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Lobbying and the Financial Crisis

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About the author
Tom Griffin is freelance journalist and researcher. He holds a Ph.D in social and policy sciences from the University of Bath, and is a former Executive Editor of the Irish World.

Tom Griffin (London, OK): The Alliance for Lobbying Transparency hosts a meeting at Westminster this evening which looks at the role of corporate spin in paving the way for the credit crunch:

It is widely accepted that the current financial crisis has been exacerbated by a lack of regulatory oversight. To what extent has this been caused by sustained lobbying and high level access to Government by the financial industry? In the context of this and other current political issues, such as airport expansion, nuclear and food policy, the debate will ask: Do we have a right to know who is lobbying Government? Would greater transparency in lobbying lead to more Government accountability? And should Parliamentarians have financial interests in lobbying firms? Come and share your views on these and other timely questions.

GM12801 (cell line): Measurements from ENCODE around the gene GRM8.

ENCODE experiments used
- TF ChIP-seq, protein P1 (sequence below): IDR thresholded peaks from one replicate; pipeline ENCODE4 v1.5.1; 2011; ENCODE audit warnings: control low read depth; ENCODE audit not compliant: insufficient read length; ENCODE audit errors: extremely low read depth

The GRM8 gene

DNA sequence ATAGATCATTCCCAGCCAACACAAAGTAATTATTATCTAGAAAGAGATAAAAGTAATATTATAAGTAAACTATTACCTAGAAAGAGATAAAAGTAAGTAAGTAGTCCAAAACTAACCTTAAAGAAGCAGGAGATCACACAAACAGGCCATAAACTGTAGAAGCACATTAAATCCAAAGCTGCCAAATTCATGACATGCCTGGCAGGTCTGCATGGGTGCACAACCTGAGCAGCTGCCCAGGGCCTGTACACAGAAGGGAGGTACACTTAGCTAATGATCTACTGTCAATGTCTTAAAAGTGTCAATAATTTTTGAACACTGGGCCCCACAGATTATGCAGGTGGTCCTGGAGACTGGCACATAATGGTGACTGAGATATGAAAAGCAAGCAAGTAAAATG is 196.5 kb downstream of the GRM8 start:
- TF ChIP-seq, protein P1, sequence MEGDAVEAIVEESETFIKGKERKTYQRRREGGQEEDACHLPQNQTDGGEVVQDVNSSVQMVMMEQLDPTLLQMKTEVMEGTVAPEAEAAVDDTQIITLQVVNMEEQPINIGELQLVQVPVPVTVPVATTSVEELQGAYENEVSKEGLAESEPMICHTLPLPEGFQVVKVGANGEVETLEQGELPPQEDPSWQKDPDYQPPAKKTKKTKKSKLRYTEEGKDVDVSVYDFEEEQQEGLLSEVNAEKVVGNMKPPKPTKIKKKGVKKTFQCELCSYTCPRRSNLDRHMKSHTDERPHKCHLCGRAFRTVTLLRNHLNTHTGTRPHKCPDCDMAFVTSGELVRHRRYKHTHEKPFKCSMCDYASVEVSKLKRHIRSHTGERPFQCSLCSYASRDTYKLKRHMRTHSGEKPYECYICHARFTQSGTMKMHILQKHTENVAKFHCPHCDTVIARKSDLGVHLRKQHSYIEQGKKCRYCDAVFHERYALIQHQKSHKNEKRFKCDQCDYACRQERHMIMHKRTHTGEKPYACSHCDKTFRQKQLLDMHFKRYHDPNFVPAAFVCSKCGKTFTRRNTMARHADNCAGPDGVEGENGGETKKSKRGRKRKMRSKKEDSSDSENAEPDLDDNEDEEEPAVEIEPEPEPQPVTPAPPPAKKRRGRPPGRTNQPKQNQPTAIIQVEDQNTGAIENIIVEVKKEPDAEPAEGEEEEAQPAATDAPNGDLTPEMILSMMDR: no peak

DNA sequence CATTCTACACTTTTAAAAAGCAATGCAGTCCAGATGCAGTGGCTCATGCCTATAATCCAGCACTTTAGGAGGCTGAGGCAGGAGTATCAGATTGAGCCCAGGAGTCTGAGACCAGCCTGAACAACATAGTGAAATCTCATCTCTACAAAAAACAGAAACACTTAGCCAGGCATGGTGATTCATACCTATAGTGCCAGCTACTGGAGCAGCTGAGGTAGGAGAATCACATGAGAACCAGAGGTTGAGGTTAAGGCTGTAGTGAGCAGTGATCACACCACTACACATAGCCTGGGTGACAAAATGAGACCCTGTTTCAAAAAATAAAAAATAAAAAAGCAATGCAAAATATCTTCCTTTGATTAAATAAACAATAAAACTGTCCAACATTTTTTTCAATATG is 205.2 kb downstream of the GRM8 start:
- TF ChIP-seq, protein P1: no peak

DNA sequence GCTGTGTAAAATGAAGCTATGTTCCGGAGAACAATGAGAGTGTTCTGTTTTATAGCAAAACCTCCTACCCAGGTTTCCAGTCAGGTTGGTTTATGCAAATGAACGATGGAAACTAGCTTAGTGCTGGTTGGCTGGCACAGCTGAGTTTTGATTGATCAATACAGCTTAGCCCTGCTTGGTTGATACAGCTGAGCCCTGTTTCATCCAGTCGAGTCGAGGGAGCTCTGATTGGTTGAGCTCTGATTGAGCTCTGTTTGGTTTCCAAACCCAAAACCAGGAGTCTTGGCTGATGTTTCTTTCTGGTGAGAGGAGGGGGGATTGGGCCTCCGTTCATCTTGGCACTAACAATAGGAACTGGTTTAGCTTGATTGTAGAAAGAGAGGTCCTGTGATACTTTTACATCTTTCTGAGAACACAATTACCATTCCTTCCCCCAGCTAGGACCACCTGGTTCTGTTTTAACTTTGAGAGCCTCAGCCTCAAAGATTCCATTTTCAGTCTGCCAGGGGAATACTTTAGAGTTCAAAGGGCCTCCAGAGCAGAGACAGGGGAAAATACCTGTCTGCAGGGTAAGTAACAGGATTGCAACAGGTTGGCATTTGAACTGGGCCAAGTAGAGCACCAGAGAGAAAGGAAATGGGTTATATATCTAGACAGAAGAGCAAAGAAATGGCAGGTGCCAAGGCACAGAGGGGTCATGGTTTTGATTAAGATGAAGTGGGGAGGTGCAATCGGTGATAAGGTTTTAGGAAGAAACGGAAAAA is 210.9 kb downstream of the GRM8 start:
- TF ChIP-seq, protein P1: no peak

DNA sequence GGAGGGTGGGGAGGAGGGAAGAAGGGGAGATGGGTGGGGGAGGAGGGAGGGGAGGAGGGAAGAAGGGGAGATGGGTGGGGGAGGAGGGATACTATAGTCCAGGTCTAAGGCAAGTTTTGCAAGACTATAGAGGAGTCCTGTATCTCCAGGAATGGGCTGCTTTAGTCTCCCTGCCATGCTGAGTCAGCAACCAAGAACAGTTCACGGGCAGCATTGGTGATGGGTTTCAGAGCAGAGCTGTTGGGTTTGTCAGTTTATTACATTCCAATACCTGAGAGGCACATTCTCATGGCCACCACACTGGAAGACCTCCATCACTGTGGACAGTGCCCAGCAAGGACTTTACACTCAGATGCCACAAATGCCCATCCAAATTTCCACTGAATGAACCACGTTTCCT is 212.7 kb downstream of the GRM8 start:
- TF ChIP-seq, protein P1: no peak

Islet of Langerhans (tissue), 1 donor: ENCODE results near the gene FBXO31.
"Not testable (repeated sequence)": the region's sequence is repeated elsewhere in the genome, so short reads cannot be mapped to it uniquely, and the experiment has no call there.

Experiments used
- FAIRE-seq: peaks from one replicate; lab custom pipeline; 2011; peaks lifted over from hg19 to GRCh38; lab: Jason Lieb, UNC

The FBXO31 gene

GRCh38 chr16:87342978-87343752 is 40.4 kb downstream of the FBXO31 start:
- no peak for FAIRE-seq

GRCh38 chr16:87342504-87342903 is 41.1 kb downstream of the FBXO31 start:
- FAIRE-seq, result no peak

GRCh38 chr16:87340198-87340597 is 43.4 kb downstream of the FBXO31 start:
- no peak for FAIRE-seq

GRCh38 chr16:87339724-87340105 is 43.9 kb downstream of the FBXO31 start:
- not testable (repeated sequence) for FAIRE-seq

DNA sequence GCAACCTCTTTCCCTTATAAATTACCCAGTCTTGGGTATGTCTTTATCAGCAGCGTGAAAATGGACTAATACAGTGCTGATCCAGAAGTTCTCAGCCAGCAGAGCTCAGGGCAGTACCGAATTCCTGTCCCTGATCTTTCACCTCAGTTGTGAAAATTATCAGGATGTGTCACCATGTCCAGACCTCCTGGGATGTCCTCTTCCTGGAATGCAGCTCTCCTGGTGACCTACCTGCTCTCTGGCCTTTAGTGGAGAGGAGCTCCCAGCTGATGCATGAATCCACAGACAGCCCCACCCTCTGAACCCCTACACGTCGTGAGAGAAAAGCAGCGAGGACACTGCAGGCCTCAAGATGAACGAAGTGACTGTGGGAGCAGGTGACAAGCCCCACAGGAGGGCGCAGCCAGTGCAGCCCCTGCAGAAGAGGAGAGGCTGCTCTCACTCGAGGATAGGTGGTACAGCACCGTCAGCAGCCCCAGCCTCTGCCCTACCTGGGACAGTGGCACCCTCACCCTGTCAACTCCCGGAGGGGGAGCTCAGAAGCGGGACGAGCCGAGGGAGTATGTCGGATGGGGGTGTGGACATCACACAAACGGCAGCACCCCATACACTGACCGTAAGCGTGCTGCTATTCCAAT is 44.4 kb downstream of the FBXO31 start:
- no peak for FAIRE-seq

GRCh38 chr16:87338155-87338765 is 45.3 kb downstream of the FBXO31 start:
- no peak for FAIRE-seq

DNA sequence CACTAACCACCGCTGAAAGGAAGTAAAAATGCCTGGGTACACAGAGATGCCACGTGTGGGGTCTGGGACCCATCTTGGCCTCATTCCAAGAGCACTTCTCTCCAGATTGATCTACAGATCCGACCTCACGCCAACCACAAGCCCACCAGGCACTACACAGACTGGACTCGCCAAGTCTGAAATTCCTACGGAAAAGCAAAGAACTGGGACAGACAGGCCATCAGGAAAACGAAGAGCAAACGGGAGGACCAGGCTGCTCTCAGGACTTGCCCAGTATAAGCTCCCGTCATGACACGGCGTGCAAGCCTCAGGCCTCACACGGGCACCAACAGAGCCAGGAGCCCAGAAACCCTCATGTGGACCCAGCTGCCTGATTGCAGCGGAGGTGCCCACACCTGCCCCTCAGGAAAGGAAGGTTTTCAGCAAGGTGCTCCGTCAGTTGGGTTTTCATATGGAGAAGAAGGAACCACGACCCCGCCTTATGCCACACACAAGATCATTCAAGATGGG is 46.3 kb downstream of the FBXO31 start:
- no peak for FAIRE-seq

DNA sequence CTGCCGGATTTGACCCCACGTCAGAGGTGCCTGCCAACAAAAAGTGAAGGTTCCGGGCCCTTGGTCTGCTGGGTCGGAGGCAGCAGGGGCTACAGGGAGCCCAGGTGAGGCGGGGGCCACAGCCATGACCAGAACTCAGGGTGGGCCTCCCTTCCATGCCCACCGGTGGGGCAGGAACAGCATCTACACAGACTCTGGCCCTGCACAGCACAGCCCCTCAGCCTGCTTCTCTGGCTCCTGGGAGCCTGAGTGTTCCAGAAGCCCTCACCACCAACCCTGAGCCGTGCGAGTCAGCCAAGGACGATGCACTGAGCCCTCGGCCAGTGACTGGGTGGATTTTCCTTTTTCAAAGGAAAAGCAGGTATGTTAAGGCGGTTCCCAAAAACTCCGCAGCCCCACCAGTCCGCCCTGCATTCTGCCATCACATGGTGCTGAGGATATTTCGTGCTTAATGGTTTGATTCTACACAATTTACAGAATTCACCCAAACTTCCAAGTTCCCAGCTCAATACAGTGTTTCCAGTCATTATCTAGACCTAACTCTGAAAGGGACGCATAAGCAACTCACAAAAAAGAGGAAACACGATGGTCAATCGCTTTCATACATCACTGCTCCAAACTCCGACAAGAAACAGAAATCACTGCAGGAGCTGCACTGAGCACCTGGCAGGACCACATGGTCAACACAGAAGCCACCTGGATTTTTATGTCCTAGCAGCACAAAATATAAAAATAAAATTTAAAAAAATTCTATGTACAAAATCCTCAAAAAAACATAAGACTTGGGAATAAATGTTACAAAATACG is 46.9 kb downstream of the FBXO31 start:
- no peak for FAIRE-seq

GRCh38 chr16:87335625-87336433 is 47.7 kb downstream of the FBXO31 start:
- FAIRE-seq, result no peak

Among the speakers (in committee room 6 from 6pm) are Guido Fawkes, Peter Facey of Unlock Democracy and Professor David Miller of Spinwatch, who highlighted the issue underlying the Oleg Deripaska imbroglio in a recent Comment is Free article:

Thanks to the recent insight into the affairs of the rich and powerful, we should be under no illusion in Britain that undue influence is also being exerted on our policy-makers. Our lobbying industry, which today includes law and accountancy firms, management consultancies, think tanks, charities and others, has grown to be worth an estimated £1.9bn. It is embedded in our political system, and, as in Brussels, it operates away from the public gaze.


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